Unfortunately, while the creators show a seemingly exhaustive love of the innovative films which form the series’ inspirational sources, they aren’t bringing much of anything new to the table themselves. That may ultimately be all that most of its fans want, mind you. Surely there’s a piece of me that responds to a lot of it. But, like “The Upside Down” that plays a pivotal role in the show, I can’t help but also see the dangers of the wider, other world the show leaves unacknowledged.

1. This Variety interview suggests Steve’s better qualities may have less to do with purposeful subversion and more to do with directors enjoying an actor, but the end result is nonetheless refreshing.

2. Hat tip to Adam Michael Sass over on the The Geeks OUT blog for hitting this particular nail on the head: “No woman can save the day until a man believes her.”

I’m Only Afraid That Your Offense Is Fabricated (by a 12-year-old)

One of the perennial memes that crosses my screen goes like this:

When I was a kid, we did X, but now kids can’t do X because people are afraid of offending someone.

There follows the usual “share if you…” blah blah nonsense which is the lifeblood of social media, but that’s an entirely separate issue, so I’ll stop the quote there.

X, of course, changes depending on the specific meme, but since the structure and the sentiment are pretty uniform, and seemingly omnipresent, I decided I should just respond in one place so I can link it and stop wasting time fuming. The other reason for “X” is that, honestly, the problem is never whatever the hell X happens to stand for, it’s with the compounded levels of wrongheaded put together in this sorry excuse for an argument.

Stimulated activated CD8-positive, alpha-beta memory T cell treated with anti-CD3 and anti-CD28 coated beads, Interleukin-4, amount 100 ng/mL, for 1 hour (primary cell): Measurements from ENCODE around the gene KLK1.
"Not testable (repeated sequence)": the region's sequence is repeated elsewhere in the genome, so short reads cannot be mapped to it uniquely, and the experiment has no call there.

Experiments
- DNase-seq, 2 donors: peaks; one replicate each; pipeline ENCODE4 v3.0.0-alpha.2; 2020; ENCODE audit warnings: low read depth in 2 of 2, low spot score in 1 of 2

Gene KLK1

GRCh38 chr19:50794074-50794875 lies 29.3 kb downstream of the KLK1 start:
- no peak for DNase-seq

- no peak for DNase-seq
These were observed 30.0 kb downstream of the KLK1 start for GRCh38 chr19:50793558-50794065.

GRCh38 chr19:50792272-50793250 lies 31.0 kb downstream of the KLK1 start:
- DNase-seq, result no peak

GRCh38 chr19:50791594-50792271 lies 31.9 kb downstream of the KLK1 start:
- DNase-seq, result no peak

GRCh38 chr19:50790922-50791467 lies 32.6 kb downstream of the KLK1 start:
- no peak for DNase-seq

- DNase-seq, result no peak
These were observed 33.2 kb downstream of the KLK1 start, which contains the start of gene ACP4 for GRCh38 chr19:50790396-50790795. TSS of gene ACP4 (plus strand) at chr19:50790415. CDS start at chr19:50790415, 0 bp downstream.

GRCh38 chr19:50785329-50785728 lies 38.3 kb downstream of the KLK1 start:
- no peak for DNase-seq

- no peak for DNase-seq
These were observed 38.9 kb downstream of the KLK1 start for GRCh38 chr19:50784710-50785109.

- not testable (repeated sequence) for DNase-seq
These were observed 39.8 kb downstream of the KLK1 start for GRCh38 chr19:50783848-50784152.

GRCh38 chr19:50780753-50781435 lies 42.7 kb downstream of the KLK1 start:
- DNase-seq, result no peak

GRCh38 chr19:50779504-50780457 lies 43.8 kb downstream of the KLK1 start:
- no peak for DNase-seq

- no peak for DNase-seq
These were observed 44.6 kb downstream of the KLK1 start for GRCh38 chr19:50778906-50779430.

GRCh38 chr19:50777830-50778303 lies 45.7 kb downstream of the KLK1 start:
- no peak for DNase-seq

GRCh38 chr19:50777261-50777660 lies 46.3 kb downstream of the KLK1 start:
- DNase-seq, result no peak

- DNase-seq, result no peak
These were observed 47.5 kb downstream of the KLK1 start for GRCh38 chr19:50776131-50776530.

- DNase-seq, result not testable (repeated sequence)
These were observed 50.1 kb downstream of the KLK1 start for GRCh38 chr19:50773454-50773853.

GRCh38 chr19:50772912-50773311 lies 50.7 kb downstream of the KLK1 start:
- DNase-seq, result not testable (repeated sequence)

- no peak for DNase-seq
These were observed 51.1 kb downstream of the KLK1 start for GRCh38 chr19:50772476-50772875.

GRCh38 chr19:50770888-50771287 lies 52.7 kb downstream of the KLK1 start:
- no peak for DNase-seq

The live action The Sound of Music may have scarred us all, but we can still agree that Maria was right in asking us to start at the beginning, so let’s:

When I Was a Kid

I still watch cartoons and collect comics. Hell, I still have my Lion Voltron and a box full of He-Man figures. I absolutely understand holding on to treasured things from when we were kids. There’s nothing wrong with looking back fondly on one’s childhood when possible.

That said, when I was a kid, I thought my Flash underoos could make me run at super speed. I thought you could swing high enough to wrap yourself around the swingset. I thought every guy I was in school with was straight.

All of those are as accurate as the likelihood I can once again fit into a child’s large t-shirt (which I also did “when I was a kid”), so you may see why I’m a bit incredulous of when I was a kid as the primary support for your position.

Let’s also acknowledge that when I was a kid is a way of wrapping nostalgia around a this is how it’s always been and how dare things change argument. To which: people used to believe that heat rose because the top layer of the world was made of fire, that the sun circled the earth, that the uterus was the primary source of mental illness in women, that certain people were property, and that only witches floated in water.

I’m kind of hoping no one reading this is on board with pushing for a return to any of that just because it’s the way things were when someone was a kid.

People Are Afraid

People ascribe motives all the time. Is that guy who cut me off in traffic rushing to the hospital to check on a relative whose health has taken a turn for the worse, or is he just being an asshole? It’s exactly what’s happening with this construction which presumes that the only possible reason for a change in X is fear.

Parents aren’t afraid of their children when they put a bandaid on a scraped elbow and hug them until they stop crying. Or when they lift them to the sink to wash their hands. I’m not afraid of a stranger with an armload of packages when I hold the door for her. Or when I invite someone to sit with me at a party when I notice them wandering a bit aimlessly.